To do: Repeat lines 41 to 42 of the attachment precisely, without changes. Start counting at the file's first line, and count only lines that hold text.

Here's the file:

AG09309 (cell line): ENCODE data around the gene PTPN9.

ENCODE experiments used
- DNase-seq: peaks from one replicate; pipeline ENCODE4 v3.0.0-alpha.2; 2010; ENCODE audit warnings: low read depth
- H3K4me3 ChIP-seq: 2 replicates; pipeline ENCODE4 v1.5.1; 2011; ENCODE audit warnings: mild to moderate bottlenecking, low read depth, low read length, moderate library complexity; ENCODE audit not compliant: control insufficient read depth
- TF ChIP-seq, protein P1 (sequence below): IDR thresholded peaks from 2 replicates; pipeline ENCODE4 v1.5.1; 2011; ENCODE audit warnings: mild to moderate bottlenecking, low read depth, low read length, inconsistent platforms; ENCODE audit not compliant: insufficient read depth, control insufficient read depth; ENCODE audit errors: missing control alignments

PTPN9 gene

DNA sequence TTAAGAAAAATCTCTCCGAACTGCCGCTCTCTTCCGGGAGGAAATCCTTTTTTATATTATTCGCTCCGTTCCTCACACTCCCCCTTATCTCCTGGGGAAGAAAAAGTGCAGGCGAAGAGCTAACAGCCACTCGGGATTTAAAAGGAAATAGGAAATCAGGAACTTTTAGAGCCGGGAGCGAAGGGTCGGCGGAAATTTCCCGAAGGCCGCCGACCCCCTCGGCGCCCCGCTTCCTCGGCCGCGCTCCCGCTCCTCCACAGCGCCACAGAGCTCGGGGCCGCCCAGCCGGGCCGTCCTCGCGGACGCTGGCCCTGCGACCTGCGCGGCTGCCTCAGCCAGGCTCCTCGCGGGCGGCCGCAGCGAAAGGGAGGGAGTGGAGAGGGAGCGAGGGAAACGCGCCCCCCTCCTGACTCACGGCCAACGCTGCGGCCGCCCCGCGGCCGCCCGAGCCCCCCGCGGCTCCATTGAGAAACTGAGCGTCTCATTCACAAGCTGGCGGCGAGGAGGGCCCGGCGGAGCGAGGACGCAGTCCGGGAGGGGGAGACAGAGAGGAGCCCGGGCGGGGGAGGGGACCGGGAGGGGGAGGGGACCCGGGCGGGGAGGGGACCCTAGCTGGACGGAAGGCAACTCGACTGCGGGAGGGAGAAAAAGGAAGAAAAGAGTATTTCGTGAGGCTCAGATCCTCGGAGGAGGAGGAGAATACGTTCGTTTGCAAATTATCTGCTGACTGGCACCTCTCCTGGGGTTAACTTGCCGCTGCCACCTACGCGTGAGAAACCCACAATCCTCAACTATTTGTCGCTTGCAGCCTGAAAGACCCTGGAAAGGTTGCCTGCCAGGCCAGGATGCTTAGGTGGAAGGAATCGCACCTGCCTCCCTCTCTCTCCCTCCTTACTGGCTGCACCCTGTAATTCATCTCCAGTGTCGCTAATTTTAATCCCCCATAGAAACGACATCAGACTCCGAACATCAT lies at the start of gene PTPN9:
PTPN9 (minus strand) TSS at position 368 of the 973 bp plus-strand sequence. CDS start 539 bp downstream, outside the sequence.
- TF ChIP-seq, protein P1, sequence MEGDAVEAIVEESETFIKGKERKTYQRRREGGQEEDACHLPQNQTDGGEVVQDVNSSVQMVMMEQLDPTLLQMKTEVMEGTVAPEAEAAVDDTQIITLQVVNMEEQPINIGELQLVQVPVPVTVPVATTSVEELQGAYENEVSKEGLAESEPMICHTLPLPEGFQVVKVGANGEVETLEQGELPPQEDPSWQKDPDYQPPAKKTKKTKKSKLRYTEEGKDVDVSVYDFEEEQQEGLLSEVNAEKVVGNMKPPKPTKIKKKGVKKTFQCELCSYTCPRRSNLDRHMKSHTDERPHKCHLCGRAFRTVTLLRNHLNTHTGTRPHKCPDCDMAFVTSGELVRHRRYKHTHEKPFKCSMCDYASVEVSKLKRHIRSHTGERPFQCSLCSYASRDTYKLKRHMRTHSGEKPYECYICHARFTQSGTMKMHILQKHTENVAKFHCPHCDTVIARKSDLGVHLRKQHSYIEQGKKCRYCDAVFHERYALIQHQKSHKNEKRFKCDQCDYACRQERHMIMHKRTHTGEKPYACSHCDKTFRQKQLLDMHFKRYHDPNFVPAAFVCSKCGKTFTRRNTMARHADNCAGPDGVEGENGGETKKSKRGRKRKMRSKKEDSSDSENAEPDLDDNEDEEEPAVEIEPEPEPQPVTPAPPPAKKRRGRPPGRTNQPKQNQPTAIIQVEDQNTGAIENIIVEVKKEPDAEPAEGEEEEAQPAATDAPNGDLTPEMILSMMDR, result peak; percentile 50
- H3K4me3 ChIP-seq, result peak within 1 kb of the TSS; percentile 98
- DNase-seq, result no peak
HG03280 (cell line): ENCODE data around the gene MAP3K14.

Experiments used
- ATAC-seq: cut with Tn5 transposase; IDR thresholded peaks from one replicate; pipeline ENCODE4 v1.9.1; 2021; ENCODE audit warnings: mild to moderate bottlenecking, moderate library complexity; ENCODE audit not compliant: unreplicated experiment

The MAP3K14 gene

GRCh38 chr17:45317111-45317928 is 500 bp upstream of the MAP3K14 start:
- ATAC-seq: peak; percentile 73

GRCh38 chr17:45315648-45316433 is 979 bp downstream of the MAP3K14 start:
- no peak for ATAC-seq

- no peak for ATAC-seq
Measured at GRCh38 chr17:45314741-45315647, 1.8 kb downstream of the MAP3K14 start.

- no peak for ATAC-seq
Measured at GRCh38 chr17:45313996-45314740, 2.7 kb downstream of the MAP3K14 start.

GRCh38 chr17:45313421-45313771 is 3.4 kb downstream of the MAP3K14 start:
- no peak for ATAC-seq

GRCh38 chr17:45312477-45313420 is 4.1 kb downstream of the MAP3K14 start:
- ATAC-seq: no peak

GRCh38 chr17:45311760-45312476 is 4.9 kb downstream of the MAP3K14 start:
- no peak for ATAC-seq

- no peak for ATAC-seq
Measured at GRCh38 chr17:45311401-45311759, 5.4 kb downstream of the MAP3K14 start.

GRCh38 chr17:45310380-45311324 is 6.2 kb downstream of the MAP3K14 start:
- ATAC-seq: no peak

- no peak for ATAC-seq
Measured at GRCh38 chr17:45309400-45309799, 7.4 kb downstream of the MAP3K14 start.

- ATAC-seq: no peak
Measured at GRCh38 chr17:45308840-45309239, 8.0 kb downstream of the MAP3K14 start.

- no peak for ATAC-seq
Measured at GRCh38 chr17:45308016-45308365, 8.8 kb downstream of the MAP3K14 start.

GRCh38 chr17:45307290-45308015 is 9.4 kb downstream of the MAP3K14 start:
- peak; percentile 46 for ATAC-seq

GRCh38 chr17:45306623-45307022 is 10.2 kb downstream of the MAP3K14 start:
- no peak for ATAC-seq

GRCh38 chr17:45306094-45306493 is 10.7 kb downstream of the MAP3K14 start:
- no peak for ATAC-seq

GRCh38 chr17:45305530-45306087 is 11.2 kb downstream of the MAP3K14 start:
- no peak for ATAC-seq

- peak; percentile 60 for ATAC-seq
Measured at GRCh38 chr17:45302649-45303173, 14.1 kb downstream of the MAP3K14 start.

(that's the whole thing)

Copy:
- peak; percentile 46 for ATAC-seq

GRCh38 chr17:45306623-45307022 is 10.2 kb downstream of the MAP3K14 start: